The Role of Cardiac Arrest Sonographic Exam (CASE) in Predicting the Outcome of Cardiopulmonary Resuscitation; a Cross-sectional Study Cardiac Arrest Sonographic Exam
Archives of Academic Emergency Medicine,
Vol. 9 No. 1 (2021),
Introduction: Ultrasonography (US) has been suggested as an integral part of resuscitation to identify potentially reversible causes of cardiac arrest (CA). This study aimed to evaluate the association between cardiac activity on ultrasonography during resuscitation and outcome of patients with non-shockable rhythms.
Methods: We conducted a prospective, observational study on adult patients presenting with CA or experiencing CA in the emergency department (ED), and initial non-shockable rhythm. US examination of the sub-xiphoid region was performed during the 10-second interval of rhythm and pulse check and the association of US findings and patients’ outcomes was evaluated.
Results: 151 patients with the mean age of 65.32 ± 11.68 years were evaluated (76.2% male). 43 patients (28.5%) demonstrated cardiac activity on the initial US. The rate of asystole in initial rhythm was 58.9% (n=89). Return of spontaneous circulation (ROSC) was achieved in 36 (23.8%) patients, twenty (13.2%) survived to hospital admission and seven (4.6%) survived to hospital discharge. When the cardiac standstill duration increased to six minutes, no patient survived hospital discharge. Potentially reversible causes were detected in 15 cases (9.9%), and four of them survived to hospital discharge. Cardiac activity on first scan was associated with ROSC (OR: 6.86, 95%CI: 2.92-16.09; p < 0.001), survival to hospital admission (OR: 17.80, 95%CI: 3.95–80.17; p < 0.001), and survival to hospital discharge (OR: 17.35, 95%CI: 2.02–148.92; p = 0.001).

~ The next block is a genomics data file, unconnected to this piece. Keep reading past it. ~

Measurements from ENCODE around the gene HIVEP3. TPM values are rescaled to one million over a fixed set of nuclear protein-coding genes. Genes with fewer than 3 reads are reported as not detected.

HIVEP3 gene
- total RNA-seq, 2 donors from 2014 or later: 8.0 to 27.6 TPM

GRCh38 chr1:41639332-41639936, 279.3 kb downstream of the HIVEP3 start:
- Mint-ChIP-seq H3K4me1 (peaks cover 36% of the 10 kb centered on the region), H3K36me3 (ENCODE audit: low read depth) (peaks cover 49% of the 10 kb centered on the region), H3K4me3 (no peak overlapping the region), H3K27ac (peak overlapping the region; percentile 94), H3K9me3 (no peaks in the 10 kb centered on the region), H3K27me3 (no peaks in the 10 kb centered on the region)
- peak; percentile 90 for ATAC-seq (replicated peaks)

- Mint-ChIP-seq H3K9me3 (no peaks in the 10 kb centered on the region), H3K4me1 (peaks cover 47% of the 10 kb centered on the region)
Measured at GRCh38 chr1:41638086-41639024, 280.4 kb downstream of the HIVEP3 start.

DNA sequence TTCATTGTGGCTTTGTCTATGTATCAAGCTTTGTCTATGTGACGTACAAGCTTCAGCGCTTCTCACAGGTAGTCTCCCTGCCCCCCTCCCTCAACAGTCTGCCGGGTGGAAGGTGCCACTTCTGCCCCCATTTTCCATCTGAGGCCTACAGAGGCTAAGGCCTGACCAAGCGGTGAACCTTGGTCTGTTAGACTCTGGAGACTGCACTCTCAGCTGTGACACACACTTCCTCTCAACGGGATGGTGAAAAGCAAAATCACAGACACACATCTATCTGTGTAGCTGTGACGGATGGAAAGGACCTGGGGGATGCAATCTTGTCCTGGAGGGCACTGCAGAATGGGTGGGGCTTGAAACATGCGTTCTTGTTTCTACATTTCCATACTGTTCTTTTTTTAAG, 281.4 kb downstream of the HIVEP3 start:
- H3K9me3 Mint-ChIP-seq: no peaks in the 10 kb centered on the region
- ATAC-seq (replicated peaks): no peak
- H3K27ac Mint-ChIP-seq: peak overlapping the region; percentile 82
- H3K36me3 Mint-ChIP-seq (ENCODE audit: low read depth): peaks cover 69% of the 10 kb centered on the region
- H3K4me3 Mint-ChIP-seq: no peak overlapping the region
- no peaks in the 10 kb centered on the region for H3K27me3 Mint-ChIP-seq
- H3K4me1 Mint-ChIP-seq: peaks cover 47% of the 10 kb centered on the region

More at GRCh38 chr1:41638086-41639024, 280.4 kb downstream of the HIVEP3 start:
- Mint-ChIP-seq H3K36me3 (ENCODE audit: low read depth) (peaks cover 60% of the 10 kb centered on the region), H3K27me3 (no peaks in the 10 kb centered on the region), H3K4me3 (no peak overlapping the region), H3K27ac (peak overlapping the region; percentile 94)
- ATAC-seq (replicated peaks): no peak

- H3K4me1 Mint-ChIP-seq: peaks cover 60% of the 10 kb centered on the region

Conclusion: In non-traumatic cardiac arrest patients with non-shockable rhythms, bedside US is of great importance in predicting ROSC. The presence of pulseless electrical activity (PEA) rhythm and cardiac activity on initial US were associated with ROSC, survival to hospital admission, and hospital discharge. When the cardiac standstill duration increased to six minutes, no patient survived hospital discharge.
- Heart arrest
- Cardiopulmonary resuscitation
- Return of Spontaneous Circulation
How to Cite
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